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  #23  
Old 2008-04-30, 08:13 AM
New_Home_Owner_01 New_Home_Owner_01 is offline
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Default Basement Ceiling Heights

Thanks Phil that definetily clears things up.
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  #24  
Old 2008-05-05, 10:50 AM
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M&H M&H is offline
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Default Light fixture in WIC - electican code

Hi,

My mom just took position of her new house ON-TIME, PDI has around 70 minor issues. She has a WIC closet in the 2nd floor for linen. Good sized WIC which is very nice, but they did not install any light fixture in it. I know that I can run a point from the attic, but do you know if the electrical code requires to have light fixture in an area like this. Especially, there are shelves behind the door which makes it even harder to use.

The builder said that there arenít any requirements to have a light fixture there. The WIC is around 6.5" X 5.5"
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  #25  
Old 2008-05-05, 09:32 PM
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Locations for lighting fixtures is covered in the Ontario Building Code. There is no requirement for lighting in a closet. Here are the rooms that require lighting: kitchens, bedrooms, living rooms, utility rooms, laundry rooms, dining rooms, bathrooms, water closet rooms, vestibules and hallways. Lighting is also required at stairways, at each entrance to the home, and basements.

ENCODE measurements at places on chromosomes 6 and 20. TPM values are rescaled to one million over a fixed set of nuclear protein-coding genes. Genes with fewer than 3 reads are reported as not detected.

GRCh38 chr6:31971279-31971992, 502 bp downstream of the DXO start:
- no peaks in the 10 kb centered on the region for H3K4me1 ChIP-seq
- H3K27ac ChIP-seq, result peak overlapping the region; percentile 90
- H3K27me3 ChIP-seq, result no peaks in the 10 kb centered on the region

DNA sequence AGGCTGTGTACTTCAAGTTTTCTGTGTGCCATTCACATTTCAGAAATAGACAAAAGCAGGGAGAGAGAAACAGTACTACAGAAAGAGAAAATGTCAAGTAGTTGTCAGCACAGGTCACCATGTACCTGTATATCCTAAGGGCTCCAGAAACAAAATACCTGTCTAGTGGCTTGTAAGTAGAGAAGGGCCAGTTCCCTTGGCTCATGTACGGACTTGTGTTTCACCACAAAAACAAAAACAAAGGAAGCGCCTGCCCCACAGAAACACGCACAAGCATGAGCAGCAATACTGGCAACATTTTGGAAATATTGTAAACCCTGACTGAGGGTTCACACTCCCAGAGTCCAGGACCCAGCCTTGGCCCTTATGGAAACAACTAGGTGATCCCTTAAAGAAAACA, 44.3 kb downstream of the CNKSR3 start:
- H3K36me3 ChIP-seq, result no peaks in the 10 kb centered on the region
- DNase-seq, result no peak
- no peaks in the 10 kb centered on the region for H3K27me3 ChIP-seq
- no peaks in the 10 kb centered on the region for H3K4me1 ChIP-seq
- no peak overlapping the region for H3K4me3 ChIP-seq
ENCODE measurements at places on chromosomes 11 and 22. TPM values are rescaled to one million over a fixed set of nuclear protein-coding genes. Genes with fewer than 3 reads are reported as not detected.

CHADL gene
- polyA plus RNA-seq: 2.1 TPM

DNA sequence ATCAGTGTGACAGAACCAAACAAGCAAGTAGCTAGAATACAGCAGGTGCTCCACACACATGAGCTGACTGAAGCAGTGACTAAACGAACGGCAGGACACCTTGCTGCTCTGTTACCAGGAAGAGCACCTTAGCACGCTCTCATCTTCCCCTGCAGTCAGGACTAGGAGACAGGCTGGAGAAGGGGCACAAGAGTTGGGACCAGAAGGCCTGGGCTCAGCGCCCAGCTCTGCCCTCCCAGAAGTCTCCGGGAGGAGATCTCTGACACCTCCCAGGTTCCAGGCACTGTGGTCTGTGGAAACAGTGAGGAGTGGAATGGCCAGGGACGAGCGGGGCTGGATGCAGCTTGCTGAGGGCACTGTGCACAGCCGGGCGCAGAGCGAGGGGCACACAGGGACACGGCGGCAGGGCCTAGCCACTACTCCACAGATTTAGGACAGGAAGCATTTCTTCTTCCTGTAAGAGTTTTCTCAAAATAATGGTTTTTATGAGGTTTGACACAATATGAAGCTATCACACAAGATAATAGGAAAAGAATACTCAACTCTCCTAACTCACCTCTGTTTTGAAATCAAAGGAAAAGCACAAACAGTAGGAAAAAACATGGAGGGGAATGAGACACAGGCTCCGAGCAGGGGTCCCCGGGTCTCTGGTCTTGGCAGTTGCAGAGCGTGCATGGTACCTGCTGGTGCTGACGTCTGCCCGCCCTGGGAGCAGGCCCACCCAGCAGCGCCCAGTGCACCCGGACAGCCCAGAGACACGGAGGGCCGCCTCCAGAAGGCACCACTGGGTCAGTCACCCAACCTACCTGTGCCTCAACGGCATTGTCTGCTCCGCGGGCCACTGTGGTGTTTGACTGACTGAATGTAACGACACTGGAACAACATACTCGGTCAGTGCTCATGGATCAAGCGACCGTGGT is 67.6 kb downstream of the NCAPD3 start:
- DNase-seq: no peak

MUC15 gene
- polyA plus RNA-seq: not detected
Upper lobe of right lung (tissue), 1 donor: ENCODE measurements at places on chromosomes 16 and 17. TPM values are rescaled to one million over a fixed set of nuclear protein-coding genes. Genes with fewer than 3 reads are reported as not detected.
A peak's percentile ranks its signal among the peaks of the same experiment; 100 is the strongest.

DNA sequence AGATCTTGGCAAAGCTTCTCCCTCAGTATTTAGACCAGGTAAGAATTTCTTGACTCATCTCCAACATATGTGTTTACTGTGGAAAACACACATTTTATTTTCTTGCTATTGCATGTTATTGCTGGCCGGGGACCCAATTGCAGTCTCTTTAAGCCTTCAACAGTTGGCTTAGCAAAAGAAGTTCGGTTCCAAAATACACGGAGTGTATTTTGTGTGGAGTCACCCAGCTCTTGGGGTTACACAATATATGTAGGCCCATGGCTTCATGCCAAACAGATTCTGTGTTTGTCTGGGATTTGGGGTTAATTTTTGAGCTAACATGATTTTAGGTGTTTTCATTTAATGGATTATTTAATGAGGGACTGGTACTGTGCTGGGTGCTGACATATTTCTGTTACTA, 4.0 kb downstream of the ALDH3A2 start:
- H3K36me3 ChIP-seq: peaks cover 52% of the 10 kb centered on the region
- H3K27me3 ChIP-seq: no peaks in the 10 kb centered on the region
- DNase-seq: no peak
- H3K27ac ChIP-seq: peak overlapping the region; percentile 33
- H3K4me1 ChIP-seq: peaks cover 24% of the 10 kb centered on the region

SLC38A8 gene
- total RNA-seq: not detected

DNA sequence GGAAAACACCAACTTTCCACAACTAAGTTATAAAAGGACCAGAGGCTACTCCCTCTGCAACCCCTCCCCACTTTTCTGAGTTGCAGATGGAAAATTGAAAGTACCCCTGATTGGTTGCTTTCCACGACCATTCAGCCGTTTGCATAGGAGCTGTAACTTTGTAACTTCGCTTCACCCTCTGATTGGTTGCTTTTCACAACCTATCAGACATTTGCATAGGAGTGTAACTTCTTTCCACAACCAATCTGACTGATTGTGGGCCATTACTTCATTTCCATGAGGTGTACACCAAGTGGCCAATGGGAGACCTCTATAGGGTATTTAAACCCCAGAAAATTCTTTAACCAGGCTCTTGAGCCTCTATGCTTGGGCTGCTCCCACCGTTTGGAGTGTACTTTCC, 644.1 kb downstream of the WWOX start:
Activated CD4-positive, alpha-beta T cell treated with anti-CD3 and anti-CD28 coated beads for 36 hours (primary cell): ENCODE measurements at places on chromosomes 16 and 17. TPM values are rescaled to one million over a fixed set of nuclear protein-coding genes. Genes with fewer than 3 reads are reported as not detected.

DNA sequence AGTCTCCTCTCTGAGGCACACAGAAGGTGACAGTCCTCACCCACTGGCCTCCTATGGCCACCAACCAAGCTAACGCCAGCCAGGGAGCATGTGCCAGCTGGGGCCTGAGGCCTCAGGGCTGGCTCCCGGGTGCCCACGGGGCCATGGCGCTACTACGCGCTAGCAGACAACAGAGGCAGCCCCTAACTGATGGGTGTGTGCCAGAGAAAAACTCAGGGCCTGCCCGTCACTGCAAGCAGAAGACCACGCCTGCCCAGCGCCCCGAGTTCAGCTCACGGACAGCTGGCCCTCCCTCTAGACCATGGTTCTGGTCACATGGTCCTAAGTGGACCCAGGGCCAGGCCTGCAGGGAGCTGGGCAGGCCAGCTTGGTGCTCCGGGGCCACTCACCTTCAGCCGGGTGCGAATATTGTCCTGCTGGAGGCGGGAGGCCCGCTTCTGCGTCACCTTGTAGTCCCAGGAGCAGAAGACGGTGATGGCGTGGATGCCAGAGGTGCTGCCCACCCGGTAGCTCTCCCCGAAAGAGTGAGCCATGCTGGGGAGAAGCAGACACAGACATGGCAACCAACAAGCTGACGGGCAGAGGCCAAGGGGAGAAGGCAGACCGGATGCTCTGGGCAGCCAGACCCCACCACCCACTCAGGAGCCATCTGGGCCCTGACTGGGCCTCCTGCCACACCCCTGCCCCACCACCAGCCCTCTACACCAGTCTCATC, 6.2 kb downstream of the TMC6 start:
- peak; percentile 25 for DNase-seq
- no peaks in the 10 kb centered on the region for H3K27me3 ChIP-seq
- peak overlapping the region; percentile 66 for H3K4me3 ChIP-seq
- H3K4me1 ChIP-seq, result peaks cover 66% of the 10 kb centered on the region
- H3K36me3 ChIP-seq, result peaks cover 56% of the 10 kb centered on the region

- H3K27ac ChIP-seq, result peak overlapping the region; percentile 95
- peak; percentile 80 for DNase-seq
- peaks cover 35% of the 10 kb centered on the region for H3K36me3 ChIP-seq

There is one possible argument: lighting is required in storage rooms. So if you argue the the closet is really a storage room for linen, then perhaps you can win. I view a "closet" as a storage space that you are not normally expected to walk into (e.g. a linen closet; a clothes closet), and a "room" as a place you can physically enter [and is designed for you to physically enter] and after you enter it, you can close and latch the door behind you. If it is not a "room" then there would be no need for a doorknob on the inside. To support this, I often see lighting in many kitchen food pantries if it is a space there you can physically enter and close the door behind you. One other avenue is to follow up with the City of Ottawa, as they have jurisdiction for the OBC. I am giving you my opinion, but the City has the power to rule.

The electrical code does not prescribe lighting fixture locations; it covers methods for wiring and installation.